Book review: The Innovator's Dilemma

I thought I’d share about a book I just finished reading… which I found memorable mainly because it provides a simple framework to understand what - at first look - seems to all of us working in big companies just corporate politics against common sense.

The book is “The Innovator’s Dilemma”, by Clayton Christensen.

What about it?

TL;DR successfull, well run companies that dominates industries and are on a trajectory of sustaining innovation (i.e. continuously improve their products) will inevitably be disrupted by new entrants, simply because the organizational processes (prioritization and resource allocation, cost structure, growth needs) that made them so successful in the current market, prevent them from entering newly created and less profitable ones.

Tell me more

Three aspects of it:

  1. Big companies that dominate markets need very big opportunities to ‘get excited’… a 10M dollars newly created market is exciting to a startup, not at all to a conglomerate with billion-dollars yearly revenue
  2. Big companies usually have very structured processes that demand an opportunity to be sized, financial returns to be quantified, before an investment is made.
    As such, they are not designed to invest in disruptive innovations that create new markets, as such markets can’t be sized because they do not yet exist
  3. Even if #1 and #2 can be overcome, the new opportunity - to have a chance to be successful - should be assigned to an independent business unit or spin off.
    If that’s not the case, existing processes will impose a ‘cost’ structure (‘cost’ not only in terms of investment $$$, but also in risk appetite and speed to execute) that impede successful execution of the new opportunity.

Now we know the trick, so, problem solved?

Yes and no. Although the above theory is explained very clearly, a number of examples are made during the book - drawing from different industries - that shows those at play are powerful forces.

The curse of seeking higher margins

By looking at the industries that have been analyzed, you see a trend in that companies are not realizing when they overshoot the functionality threshold while their sustaining innovation is no longer so valuable to the customers to command higher prices.

Such companies still have corporate, high-value profitable customers, willing to pay a premium for their sustaining innovation. This is kind of blinding them: since revenue is not falling, they do not realize that customers are contented with a lower-performance product, which other companies - new entrants to the market - can provide at a lower marging, and hence at lower cost.

In the quest for profitability (higher prices, higher margins and higher volumes), they disregard the lower end of the market, allowing competitors to prosper.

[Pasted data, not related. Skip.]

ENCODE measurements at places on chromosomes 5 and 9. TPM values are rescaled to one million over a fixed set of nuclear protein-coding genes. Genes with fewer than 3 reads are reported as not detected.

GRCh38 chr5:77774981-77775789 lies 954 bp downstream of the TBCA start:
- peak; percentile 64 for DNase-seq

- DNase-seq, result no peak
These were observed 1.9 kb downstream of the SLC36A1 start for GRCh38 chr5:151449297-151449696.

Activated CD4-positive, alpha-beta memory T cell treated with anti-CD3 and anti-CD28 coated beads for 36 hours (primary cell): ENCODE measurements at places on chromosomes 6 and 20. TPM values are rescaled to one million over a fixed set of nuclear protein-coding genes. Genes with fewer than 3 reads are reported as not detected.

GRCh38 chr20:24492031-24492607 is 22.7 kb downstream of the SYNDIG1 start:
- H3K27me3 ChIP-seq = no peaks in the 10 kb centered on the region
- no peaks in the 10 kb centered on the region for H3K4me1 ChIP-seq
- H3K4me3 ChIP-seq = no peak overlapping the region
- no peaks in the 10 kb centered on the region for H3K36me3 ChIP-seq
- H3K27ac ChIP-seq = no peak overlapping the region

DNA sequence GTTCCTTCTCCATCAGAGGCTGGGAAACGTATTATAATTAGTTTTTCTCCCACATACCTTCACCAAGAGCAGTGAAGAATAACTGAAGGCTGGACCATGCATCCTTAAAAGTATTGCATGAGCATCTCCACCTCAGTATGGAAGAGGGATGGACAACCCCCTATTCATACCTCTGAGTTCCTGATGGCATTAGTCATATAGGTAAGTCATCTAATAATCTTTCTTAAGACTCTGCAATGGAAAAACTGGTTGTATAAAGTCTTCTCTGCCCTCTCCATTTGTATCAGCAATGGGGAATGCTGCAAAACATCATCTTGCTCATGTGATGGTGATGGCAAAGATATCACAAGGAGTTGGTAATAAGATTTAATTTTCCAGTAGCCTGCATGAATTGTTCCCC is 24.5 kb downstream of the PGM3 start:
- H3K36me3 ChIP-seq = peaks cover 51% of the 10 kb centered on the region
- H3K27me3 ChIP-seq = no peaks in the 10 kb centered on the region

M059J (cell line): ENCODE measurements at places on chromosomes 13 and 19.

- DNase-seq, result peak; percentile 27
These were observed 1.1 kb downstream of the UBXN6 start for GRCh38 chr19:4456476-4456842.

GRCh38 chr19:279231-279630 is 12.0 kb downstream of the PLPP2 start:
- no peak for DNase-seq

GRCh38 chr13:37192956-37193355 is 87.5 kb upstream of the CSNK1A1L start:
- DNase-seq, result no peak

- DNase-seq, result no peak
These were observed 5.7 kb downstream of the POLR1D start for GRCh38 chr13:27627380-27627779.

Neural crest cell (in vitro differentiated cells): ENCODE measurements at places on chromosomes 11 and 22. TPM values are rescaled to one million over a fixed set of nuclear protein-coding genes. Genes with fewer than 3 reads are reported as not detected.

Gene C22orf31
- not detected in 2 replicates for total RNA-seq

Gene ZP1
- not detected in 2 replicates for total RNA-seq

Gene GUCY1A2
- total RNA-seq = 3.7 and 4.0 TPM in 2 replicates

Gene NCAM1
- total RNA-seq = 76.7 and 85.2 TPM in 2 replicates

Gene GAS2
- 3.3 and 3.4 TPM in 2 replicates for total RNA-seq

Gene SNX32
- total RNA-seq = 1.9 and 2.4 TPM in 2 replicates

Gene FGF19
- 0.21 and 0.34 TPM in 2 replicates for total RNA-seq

Is there hope, then?

Yes there is. The book also look at a few (way fewer 🙂) examples where incumbent companies successfully managed to enter and dominate a new market againts disruptors.
The playbook to do so was:

  1. address the right value network with the right product - sell a product that is good enough (not more, but less is ok at the beginning) at a price that customers are willing to pay for. These may not be your existing customers!! (they usually aren’t).
    Do a lot to stakeholder management to ease their fears of cannibalization.
  2. do it in a smaller organization - a department or a spin off, but small enough that people are incentivized to pursue opportunities that are too small for the parent company.

    • be independent from the main org when it comes to resource allocation - you don’t want to get into the yearly budget cycle, competing for funding with other projects that, by definition, align more closely to what the parent org perceive as “bringing value”. As the author clearly explains:

    I want my organization’s customers to answer the question of whether we should be in the business. I don’t want to spend my precious managerial energy constantly defending our existence to efficiency analysts in the mainstream.

  3. iterate - this doesn’t require explanation… release MVP, iterate quickly.
    Your initial idea on what the market will pay for is most likely wrong… hence, any business plan you create should be plan for learning rather than plan for executing a preconceived strategy.

  4. use the resources of the main org, but DO NOT leverage its processes - for two reasons:

    • processes are by nature inflexible… their attributes are consistency and repeatability. When you’re searching for a new market, you need flexibility. Create your own processes, only the one you need.
    • processes come with cost (resources, time) to implement them… and they mold a way of working, which soon become company culture. This risk bringin over attributes from the parent org that you don’t want in the spinoff, like risk aversion.

But this is a 1997 book. The last 20 years of technology tell another story!

Indeed the book ends with an analysis, trying to apply the same framework to the automobile market, and to electric cars in general.

The way modern companies like Tesla are attacking the auto market does not seem to be following the framework… they seem to be attacking not “from below”, from cheaper products that are not yet “good enough” for mainstream, but from the high-end (Tesla roadster), then moving down to cheaper (but higher margin?) Model S >> X >> 3…

I need to think a bit more about this example, as maybe what is evident to me now is the consumer price, while things like margins are not immediatly visibile and need more research…

Anyway, this may be the topic of the next post! :)

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